Opening Day in Cincinnati once was something truly special. It traditionally came a day before all other Major League Baseball openers, a nod to the city being the home of America's first professional baseball team in 1869.
But times change and traditions fade and now, thanks to a Thursday rainout, the Reds will play the Washington Nationals on Friday in one of the majors' last 2018 openers. Fittingly, that's an unplanned nod to the Reds' three consecutive last-place finishes in the NL Central and three consecutive seasons of 94 or more losses.
And, despite the locale, the only Big Red Machine on the Great American Ball Park field Friday will be the Nationals, arguably one of the majors' half-dozen or so legitimate powerhouses and, annually, a contender to win it all. Even if the Nationals have yet to reach the World Series -- one reason why former Cubs bench coach Dave Martinez now is the manager, not Dusty Baker.
"We know we're capable of winning the whole thing," said season-opening starter Max Scherzer, who won the last two NL Cy Young awards. "We know we can compete with anybody. That's a fact. Go ask any other ballclub in this league."
Go ask the Reds, who won only one of seven games against Washington in 2017-- a year when the Nationals went 97-65 and won the NL East by 20 games, only to lose in the National League divisional round for the third time in four seasons. The Reds went 68-94 and finished seven games out of fourth place in their division.
That latest playoff disappointment led the Nationals to fire Baker and hire Martinez, who was somewhat unconventional during spring training. He allowed the oft-injured Ryan Zimmerman to skip virtually the entire spring schedule, giving him just two at-bats in an effort to keep him healthy. Martinez also brought in three camels one day, as if to say this is the year the Nationals finally get over the hump.
They probably need only to avoid significant injuries to win a third consecutive NL East title and a fourth in five years. They'll start the season with second baseman Daniel Murphy on the disabled list following offseason knee surgery, but first baseman Zimmerman -- coming off a .303-36 homers-108 RBIs season -- appears fresh after getting nearly all of his spring at-bats mostly in minor league games.
Right fielder Bryce Harper, going into his final season before free agency, also is healthy after potentially missing out on the 2017 NL MVP award because of a late-season hyperextended knee. Harper is looking for another big opening day; he's homered in five openers, including the last three.
The Nationals arguably possess the majors' best 1-2 pitching combination of right-handers Scherzer (16-6, 2.51 ERA last season) and Stephen Strasburg (15-4, 2.52); Strasburg didn't allow an earned run in 14 postseason innings against the Cubs in October. He'll start Saturday in Cincinnati.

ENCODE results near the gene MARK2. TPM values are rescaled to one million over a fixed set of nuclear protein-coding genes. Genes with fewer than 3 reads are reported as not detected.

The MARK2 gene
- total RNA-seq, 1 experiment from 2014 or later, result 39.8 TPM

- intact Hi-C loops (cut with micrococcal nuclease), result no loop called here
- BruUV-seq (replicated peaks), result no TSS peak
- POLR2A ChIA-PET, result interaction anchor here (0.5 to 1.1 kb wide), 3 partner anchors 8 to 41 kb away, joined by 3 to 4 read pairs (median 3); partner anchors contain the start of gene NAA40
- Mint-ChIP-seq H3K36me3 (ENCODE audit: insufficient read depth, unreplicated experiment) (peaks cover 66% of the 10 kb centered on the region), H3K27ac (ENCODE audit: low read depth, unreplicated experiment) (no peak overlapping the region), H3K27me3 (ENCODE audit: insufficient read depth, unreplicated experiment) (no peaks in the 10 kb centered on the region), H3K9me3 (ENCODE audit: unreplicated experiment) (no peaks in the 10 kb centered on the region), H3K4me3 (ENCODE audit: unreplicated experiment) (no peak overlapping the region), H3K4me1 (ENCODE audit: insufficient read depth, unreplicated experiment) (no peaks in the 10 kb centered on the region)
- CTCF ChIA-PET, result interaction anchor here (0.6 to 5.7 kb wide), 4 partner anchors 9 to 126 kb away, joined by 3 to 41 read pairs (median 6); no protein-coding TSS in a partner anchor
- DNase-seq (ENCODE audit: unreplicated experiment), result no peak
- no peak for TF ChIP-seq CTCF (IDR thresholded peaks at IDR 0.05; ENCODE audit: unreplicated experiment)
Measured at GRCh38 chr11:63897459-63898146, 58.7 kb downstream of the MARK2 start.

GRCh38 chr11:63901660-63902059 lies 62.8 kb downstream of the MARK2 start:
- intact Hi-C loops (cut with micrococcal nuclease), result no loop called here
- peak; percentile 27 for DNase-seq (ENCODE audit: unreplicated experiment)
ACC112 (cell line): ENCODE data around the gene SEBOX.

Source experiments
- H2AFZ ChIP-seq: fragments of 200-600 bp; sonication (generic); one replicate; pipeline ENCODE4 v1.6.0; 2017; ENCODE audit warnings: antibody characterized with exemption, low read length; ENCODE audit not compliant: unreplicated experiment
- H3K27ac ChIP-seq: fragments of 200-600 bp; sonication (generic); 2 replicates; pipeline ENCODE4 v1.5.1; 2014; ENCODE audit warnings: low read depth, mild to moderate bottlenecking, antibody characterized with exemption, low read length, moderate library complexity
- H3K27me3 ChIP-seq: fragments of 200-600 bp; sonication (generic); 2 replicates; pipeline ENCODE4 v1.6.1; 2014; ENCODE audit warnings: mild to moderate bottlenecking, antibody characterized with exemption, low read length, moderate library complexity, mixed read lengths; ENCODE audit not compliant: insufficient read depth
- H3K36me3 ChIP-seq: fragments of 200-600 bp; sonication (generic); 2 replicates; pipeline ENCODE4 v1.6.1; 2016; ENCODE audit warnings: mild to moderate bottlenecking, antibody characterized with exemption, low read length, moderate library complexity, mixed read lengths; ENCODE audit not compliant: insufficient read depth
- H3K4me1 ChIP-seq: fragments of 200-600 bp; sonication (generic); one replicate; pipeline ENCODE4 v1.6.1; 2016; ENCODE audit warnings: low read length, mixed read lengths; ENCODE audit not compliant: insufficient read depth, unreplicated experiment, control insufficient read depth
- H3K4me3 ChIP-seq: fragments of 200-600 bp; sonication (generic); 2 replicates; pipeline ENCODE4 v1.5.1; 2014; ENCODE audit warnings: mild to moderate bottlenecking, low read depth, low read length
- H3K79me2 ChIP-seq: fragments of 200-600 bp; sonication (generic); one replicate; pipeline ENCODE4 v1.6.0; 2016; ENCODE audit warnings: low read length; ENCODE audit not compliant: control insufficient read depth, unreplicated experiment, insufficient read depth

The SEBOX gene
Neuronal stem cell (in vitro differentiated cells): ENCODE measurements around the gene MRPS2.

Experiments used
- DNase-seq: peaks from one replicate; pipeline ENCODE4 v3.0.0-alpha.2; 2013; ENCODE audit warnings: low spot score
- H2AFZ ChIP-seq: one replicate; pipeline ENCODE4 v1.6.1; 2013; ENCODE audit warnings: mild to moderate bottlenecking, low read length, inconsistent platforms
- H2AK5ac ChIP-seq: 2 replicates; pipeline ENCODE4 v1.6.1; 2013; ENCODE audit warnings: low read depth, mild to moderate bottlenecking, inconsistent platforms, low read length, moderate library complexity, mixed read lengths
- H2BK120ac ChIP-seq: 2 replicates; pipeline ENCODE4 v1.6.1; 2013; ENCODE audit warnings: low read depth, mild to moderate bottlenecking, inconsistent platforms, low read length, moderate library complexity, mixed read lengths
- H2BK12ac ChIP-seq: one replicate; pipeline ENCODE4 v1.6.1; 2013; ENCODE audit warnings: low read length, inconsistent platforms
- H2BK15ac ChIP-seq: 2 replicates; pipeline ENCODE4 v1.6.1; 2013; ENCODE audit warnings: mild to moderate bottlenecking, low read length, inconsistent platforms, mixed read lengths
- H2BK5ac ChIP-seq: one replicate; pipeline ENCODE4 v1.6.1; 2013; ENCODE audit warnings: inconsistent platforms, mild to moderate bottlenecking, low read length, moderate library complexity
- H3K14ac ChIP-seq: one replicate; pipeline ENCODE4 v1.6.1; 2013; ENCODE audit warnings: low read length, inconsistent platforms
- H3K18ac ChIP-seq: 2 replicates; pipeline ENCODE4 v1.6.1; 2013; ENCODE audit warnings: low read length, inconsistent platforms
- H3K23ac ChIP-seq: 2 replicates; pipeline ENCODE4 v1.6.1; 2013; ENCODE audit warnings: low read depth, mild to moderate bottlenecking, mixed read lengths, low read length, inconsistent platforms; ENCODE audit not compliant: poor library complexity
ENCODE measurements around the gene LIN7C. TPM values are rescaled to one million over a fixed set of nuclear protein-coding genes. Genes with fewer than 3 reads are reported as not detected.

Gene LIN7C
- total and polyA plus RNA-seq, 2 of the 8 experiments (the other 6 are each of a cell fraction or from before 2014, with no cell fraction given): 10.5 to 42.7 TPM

"I'm looking forward to the season beginning," Martinez said. "They're ready."
The Reds are about to find out if they're ready after losing 286 games the last three seasons. They're still led by first baseman Joey Votto, who played in all 162 games last season while finishing second in the NL MVP voting to Giancarlo Stanton, and familiar face Homer Bailey -- who's thrown two no-hitters but will be making his first Opening Day start.
"The last few years have been a little rough," said the right-handed Bailey, who couldn't pitch the last three openers because of elbow injuries. "This beats still having stitches in your arm at that time. Yeah, it's definitely better than that."
But the rest of the Reds' roster is largely representative of their seemingly never-ending rebuilding. None of the four starters behind Bailey, for example, has more than 16 starts in the majors -- Luis Castillo, Tyler Mahle, Sal Romano and Amir Garrett.
That's why, manager Bryan Price said of Bailey, "He's best-suited to match up with everybody else's experienced, top-of-the-rotation starter."
Bailey hasn't had much success against Washington, going 1-5 with an 8.44 ERA in six starts. Harper is 1-for-10 against him, but first baseman Matt Adams is 8-for-12 (.667) with one homer. Scherzer is 2-1 with a 2.55 ERA against the Reds; Votto is 3-for-7 (.429) with a homer.
"You get to toe the mound, you're the first one out there," Scherzer said of his third Opening Day start for Washington. "It's an exciting time. It doesn't get old."
Even if constantly losing in the postseason is getting old for the Nationals -- and constantly losing season after season is getting old for the Reds.